Matt Hughes' Lawsuit: A Legal Perspective
Does He Have a Strong Case?
Angelinos are no stranger to train wrecks. But when an MMA champ gets in a wreck it highlights the risks to fans and the sport. Former MMA champ Matt Hughes is a changed man. In most ways, much for the worse. Hughes was involved in a near-fatal train crash in 2017. It severely injured both his body and brain. As a result, his career is over and his life turned upside down.
Recently, Hughes announced that he is suing the train operator responsible for the crash.
MMA Fighting had a good write up of the situation. Hughes alleges that the Norfolk Southern Railway was negligent by not warning motorists of dangerous conditions at the railway crossing. It was at this location that Hughes' Chevy Z71 truck collided with the truck. According to the suit, Hughes alleges that NS did not place appropriate warning signs at the site. Even worse, he alleges that NS knew of the potential danger beforehand and did not act. Furthermore, Hughes stated that he was driving lawfully before the crash. The collision resulted in severe physical damage and a traumatic brain injury.
On the other hand, the railway believes it is not at fault. Norfolk Southern stated that the crash was Hughes' fault. The company stated that Hughes failed to stop prior to the crossing. Furthermore, NS states that Hughes did not see the train oncoming and failed to yield the right of way. The company goes so far in their rebuttal to state that Hughes "knowingly drove his vehicle onto a railroad grade crossing" and was using his cell phone.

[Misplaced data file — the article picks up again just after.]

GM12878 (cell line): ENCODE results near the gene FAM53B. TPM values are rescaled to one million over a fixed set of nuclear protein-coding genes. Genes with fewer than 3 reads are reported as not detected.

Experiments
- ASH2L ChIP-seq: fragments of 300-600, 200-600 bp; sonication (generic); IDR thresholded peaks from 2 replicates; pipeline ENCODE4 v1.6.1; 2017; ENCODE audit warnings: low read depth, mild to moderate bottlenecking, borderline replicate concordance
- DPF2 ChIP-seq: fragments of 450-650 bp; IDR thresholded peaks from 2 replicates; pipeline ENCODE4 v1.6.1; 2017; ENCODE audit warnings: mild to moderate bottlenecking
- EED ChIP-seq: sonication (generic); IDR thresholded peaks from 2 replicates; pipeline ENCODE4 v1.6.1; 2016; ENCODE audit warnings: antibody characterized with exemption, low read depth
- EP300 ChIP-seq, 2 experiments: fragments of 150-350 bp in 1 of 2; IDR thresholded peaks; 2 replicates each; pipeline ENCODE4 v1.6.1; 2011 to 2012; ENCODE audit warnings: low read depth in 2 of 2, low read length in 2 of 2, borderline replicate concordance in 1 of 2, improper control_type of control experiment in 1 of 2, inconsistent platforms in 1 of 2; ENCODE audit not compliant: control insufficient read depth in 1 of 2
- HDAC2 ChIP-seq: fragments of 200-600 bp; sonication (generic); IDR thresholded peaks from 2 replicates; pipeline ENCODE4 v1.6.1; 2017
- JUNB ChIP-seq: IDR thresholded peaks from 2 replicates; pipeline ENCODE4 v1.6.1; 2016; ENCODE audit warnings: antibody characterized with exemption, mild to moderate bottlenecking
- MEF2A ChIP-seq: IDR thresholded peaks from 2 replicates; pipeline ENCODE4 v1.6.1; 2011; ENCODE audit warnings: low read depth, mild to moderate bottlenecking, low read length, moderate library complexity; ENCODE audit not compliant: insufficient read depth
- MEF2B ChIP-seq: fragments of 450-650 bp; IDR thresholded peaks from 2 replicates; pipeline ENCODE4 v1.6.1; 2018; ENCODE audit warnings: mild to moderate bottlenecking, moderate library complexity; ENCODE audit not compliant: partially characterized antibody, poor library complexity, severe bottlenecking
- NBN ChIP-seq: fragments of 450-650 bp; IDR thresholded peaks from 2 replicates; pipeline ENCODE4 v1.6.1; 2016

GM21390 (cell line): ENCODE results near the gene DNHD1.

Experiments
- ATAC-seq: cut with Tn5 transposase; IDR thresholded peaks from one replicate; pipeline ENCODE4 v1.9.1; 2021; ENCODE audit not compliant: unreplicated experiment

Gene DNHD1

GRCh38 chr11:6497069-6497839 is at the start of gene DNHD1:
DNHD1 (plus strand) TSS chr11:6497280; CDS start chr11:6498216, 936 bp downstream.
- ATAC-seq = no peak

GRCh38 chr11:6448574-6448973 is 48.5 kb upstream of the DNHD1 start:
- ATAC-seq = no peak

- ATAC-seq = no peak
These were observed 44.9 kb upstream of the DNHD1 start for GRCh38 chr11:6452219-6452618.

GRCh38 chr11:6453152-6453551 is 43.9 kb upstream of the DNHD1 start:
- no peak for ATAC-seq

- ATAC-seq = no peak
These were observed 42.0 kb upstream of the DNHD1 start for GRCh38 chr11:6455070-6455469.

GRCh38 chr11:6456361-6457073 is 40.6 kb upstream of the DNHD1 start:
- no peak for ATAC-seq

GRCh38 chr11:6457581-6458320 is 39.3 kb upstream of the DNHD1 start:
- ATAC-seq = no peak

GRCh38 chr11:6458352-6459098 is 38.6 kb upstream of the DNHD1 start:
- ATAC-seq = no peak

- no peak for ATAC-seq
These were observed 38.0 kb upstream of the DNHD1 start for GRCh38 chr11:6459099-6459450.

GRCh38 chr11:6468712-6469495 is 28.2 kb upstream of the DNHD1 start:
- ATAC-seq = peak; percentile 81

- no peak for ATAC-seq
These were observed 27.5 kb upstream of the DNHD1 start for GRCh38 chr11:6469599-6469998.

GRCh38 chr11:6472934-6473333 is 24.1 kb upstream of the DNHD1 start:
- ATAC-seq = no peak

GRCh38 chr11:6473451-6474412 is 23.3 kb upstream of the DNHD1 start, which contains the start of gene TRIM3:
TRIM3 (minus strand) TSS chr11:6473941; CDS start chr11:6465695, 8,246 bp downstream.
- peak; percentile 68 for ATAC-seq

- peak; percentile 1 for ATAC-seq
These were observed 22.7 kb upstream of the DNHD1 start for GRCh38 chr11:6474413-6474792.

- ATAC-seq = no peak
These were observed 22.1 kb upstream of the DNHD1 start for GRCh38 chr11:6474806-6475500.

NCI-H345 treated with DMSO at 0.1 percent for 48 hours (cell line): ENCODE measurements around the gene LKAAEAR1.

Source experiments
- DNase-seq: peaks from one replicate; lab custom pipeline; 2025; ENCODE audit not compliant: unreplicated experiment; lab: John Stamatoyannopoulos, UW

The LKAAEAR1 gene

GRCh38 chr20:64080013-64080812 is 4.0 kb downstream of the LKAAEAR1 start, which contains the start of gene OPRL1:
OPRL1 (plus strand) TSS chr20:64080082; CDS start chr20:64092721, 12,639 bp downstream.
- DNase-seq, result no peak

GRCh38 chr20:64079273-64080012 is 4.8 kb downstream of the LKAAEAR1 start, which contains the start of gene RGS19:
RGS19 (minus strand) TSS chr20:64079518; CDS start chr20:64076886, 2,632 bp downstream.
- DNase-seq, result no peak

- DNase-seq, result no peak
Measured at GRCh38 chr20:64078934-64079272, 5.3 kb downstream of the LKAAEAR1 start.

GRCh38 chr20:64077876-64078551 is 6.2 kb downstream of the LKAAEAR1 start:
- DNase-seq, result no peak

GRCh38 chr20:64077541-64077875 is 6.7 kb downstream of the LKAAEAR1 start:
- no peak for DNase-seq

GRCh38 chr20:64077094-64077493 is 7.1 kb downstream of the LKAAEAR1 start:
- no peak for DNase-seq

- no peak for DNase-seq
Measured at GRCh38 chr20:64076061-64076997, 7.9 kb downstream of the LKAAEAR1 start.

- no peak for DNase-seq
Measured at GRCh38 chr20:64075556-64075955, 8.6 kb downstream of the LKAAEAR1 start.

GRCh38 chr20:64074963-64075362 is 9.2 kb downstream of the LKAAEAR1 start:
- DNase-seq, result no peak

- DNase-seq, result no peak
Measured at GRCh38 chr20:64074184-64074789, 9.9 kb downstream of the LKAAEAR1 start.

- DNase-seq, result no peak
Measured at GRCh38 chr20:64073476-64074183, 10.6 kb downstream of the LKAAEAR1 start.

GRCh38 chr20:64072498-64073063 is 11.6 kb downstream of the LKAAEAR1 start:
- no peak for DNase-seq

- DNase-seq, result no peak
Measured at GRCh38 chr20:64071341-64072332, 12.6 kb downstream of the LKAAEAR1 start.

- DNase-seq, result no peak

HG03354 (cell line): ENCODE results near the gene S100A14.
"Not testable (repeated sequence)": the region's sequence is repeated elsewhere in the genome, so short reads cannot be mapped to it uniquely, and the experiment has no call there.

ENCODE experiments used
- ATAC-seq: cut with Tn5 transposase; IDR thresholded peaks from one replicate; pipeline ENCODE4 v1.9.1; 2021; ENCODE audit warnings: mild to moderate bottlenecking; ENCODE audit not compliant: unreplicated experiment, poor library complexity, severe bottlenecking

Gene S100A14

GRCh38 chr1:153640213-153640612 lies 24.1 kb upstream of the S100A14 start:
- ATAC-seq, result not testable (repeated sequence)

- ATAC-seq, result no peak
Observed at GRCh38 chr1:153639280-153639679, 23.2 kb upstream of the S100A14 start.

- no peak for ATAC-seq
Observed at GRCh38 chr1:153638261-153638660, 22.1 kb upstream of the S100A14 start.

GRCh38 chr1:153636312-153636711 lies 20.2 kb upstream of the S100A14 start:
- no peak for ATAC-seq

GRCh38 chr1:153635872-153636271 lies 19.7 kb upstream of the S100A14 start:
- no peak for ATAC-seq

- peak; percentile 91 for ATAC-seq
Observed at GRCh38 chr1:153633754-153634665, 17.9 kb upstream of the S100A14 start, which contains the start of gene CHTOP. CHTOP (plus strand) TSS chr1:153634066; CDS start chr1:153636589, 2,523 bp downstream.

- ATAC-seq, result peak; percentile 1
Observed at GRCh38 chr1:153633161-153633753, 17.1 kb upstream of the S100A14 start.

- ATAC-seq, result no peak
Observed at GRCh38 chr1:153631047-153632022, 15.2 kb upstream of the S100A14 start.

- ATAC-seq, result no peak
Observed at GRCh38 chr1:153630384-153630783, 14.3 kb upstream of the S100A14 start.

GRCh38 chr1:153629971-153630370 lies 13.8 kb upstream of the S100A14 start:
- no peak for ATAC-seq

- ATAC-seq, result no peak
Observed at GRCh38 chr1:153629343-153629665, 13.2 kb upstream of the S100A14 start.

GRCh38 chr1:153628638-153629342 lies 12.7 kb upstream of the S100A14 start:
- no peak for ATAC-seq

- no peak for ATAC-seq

This also isn't the first major lawsuit NS faced recently. The company was sued in a wrongful death case in Virginia. All of the facts are not yet in, although I've been following this one closely. Mr. Hughes has a strong case. In many ways, even if NS's assertions are partially true, it is likely that it did not create a safe railway crossing.
If the company knew that there was a potential danger and did not place adequate signage at the site, it was a major and avoidable error. In this way, it likely meets the definition of strict liability. I'm not sure if Matt Hughes will win his suit. However, we will be reporting on it and any developments here.